He could make so many wonderful toys with his knife because he took care of his knife. He regularly sharpened it.
Later I spent a lot of time with knives. I was a professional meat cutter for 31 years. (I retired in 1991.)
When I was 30 years old I served an apprenticeship in the retail meat business. I learned how to cut up cattle and turn them into steaks, roasts and other cuts.
When I was working as a meat cutter I had to work with large chunks of meat. That is not generally true of retail meat cutters today.
Most of the stores today receive meat prepackaged in smaller sizes. Years ago the retail market worked with the entire animal.
Giving meat a weigh
The frontquarter (a quarter of the animal) weighed 80-110 pounds. The meat that came from the frontquarter was the chuck steaks and chuck roasts.
The rib of beef weighed 25-30 pounds. The meat that came from this section was standing rib roasts.
The loin of beef weighed 40-50 pounds. The meat that came from this section was sirloin steaks, porterhouse steaks and T-bone steaks. (The highest-priced section of the animal is the tenderloin meat, which comes from only three to four pounds of the animal.)
This type of work meant we had an assortment of knives.
It was important to learn to use them properly.
But it was also vital to learn to take care of them.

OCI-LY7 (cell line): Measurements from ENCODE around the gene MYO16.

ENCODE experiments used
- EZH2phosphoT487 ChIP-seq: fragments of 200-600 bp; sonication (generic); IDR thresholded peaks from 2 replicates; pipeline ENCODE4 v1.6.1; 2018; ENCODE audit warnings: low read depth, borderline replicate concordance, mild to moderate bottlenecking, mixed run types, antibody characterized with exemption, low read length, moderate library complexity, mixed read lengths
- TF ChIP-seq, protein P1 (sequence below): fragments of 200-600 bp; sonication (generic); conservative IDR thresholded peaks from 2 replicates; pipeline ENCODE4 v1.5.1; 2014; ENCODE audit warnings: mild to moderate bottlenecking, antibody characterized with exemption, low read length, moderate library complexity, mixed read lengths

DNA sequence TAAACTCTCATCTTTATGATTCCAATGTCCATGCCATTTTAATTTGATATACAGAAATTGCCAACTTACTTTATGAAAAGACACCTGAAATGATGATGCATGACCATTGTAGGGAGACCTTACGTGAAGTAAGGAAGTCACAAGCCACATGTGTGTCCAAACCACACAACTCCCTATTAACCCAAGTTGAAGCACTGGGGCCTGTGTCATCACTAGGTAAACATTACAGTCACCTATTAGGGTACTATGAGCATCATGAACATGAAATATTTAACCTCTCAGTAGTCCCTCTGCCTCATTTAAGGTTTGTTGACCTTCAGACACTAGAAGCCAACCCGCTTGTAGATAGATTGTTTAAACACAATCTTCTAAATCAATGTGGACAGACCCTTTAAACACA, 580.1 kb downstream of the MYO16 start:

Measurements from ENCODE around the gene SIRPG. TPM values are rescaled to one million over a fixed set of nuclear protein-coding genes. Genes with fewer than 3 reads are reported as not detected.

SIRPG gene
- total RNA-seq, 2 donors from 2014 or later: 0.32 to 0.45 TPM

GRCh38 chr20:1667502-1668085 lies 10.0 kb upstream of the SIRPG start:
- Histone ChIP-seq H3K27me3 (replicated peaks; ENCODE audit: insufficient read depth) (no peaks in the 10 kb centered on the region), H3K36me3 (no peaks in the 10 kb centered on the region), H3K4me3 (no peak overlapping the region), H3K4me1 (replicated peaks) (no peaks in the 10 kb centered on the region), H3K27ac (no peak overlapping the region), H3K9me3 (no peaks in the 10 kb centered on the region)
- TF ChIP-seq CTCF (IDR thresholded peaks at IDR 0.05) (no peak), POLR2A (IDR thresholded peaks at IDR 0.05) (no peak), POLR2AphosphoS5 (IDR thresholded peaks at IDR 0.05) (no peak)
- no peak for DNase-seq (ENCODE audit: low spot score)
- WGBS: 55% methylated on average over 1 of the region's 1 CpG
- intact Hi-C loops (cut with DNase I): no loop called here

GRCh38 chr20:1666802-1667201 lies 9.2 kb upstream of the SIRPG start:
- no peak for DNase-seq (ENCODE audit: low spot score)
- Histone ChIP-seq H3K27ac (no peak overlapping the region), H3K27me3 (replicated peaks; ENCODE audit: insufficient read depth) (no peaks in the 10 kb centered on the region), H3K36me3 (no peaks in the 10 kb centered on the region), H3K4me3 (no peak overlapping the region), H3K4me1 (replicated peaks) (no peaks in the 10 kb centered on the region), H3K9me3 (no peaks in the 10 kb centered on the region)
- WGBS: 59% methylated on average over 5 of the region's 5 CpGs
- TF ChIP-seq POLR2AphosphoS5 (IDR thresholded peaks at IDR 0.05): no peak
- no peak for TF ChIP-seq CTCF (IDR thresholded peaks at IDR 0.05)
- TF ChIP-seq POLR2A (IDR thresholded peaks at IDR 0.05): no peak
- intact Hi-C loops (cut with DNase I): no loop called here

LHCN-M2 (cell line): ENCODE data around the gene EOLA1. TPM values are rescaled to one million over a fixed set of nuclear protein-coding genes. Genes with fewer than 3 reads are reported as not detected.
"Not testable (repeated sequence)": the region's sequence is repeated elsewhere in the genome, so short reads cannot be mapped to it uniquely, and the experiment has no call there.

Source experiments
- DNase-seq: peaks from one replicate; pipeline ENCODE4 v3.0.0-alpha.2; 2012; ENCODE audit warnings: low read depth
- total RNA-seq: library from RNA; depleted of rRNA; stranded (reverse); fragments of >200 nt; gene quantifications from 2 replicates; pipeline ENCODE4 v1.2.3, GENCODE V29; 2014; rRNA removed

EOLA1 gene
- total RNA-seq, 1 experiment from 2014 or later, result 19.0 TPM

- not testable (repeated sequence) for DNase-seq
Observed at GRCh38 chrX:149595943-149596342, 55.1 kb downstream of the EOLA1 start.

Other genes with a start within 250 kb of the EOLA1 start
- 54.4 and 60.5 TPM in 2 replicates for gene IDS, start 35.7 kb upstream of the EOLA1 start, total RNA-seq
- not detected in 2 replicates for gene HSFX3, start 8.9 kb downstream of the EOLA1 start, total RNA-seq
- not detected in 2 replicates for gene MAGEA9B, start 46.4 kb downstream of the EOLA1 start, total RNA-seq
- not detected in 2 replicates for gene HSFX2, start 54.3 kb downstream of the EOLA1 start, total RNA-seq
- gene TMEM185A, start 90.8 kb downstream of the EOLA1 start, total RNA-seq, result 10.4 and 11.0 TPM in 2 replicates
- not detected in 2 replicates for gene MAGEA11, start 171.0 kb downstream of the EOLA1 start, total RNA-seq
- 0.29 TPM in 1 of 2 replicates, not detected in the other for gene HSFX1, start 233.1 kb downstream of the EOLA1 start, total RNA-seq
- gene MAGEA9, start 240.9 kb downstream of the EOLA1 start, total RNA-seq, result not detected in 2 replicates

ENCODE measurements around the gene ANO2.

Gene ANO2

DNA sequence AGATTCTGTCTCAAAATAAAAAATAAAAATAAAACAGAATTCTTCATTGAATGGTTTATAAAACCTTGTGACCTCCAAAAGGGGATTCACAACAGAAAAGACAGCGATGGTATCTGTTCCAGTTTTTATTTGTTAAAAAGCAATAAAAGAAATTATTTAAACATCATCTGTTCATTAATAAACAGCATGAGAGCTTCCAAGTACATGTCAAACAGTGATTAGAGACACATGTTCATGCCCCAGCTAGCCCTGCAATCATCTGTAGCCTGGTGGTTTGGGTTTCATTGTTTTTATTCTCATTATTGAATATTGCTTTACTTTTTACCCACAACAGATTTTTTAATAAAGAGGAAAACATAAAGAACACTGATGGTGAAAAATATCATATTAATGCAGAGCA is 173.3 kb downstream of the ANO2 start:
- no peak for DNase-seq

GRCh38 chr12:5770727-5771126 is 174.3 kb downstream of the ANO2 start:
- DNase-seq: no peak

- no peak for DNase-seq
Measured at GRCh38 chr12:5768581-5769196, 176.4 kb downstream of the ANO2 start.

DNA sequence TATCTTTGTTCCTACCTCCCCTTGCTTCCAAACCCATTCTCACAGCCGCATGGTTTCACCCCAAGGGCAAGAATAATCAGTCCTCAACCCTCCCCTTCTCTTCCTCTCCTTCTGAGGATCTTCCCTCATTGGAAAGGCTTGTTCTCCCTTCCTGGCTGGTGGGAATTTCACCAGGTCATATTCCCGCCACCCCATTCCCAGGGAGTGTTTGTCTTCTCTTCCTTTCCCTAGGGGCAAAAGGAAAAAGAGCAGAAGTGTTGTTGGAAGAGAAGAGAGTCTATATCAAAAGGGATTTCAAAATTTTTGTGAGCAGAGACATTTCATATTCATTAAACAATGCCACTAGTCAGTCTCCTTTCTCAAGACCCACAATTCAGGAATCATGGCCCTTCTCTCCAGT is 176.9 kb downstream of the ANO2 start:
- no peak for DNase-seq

Some of my coworkers neglected their knives, and their neglect showed up in their workmanship.
There were times when their neglect of their equipment affected their production.
The cuts of meat were not smoothly and evenly cut.
Our business had an important rule: Never use another person's knives.
Some of the workers took such good care of their knives they knew immediately if someone had used their knife, if only for a short while.
What can we learn about helping a friend from the simple physical act of sharpening a knife?
I have chosen three points for this comparison:
Do we have a strong desire to help people stay on the cutting edge of the Kingdom of God?
Jesus said our words reflect our heart (Matthew 12:34). If we want our words to edify other people, our heart must be right.
When we sharpen a knife, what is its condition? What is the quality of steel in the knife? What type of stone should we use: fine, medium or coarse? We will want to remove only as little metal as necessary.
In 1 Corinthians 9:19-22 Paul wrote about the importance of understanding other people before trying to help them.
We have different heredities, different past environments and different present environments. We are all different personalities with different strengths and weaknesses.
The cutting edge of a knife is usually maintained with a special tool called a steel.
The steel, which is magnetized, is drawn back and forth over the edge of the knife to create a fine, sharp edge.
People sometimes used a powerful magnifying glass to see when the edge was still a little too rough. At that point it needed gentler steeling.
Paul wrote about the importance of choosing the right words:
"Let your speech always be with grace, seasoned with salt; that you may know how you ought to answer every man" (Colossians 4:6).
In our lives it is not necessarily what type of job we did that we remember. Rather, we call on the good memories from the associations and relationships of the people we worked with.
That's why as we grow older it is nice to go to reunions and retirement parties to rekindle memories.
God is in the people business. He is interested in every one of us.